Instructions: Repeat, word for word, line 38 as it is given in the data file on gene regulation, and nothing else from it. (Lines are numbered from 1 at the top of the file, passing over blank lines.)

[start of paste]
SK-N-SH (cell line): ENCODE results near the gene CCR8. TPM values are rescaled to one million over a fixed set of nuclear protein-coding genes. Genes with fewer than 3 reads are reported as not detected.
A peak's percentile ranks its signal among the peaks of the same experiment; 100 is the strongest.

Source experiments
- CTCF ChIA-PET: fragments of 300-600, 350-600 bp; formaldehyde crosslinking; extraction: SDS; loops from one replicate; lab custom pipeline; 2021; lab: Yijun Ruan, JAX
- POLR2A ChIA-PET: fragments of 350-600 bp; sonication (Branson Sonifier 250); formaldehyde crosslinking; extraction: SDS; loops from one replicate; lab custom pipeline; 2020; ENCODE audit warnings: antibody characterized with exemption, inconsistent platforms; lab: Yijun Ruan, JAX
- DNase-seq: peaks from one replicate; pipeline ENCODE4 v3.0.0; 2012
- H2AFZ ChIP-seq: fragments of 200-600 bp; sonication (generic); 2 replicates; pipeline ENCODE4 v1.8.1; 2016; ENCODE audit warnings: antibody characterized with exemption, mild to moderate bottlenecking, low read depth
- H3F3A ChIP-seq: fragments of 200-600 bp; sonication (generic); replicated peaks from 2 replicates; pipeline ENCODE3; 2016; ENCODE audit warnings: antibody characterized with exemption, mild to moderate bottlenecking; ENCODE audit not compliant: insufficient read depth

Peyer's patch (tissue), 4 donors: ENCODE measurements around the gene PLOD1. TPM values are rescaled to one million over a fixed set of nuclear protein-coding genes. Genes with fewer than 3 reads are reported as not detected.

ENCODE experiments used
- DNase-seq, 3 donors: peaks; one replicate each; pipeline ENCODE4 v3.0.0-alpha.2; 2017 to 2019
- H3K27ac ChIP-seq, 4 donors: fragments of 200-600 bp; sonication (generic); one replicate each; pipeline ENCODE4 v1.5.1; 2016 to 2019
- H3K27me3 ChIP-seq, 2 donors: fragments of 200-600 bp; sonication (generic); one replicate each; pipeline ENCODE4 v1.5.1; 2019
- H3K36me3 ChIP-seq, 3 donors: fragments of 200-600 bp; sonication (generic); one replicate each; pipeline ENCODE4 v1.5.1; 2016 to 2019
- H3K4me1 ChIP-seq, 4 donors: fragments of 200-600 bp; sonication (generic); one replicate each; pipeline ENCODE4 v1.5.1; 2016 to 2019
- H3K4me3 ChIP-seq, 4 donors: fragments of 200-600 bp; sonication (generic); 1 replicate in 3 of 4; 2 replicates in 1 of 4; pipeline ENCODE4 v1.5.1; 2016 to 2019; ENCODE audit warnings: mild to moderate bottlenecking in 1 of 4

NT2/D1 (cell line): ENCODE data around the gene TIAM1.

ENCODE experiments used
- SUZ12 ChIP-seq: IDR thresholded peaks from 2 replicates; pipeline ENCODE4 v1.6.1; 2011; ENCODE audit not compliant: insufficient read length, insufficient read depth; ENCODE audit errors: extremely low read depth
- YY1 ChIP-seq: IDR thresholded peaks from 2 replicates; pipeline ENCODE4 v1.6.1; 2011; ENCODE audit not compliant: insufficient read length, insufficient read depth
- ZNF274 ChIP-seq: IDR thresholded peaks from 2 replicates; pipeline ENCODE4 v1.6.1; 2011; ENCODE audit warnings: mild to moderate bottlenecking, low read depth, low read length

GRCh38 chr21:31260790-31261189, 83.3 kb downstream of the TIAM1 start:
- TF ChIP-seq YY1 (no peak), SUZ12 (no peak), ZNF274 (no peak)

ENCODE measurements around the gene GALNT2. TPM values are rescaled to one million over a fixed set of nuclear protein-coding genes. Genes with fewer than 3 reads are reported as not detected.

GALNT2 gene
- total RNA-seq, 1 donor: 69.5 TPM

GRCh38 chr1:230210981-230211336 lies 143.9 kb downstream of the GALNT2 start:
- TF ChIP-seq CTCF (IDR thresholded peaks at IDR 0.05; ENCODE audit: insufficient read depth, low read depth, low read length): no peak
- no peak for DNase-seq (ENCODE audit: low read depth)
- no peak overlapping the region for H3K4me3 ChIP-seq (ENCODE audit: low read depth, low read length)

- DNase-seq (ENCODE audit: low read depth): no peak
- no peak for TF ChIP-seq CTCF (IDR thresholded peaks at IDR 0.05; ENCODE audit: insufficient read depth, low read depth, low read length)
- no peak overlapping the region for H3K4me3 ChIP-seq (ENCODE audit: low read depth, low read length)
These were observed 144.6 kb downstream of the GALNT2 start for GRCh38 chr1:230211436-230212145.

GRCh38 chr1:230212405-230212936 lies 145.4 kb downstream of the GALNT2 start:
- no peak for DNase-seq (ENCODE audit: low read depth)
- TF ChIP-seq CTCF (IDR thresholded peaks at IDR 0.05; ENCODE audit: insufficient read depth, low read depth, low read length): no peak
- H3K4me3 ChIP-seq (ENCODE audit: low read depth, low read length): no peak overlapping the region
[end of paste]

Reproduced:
- H3K4me3 ChIP-seq (ENCODE audit: low read depth, low read length): no peak overlapping the region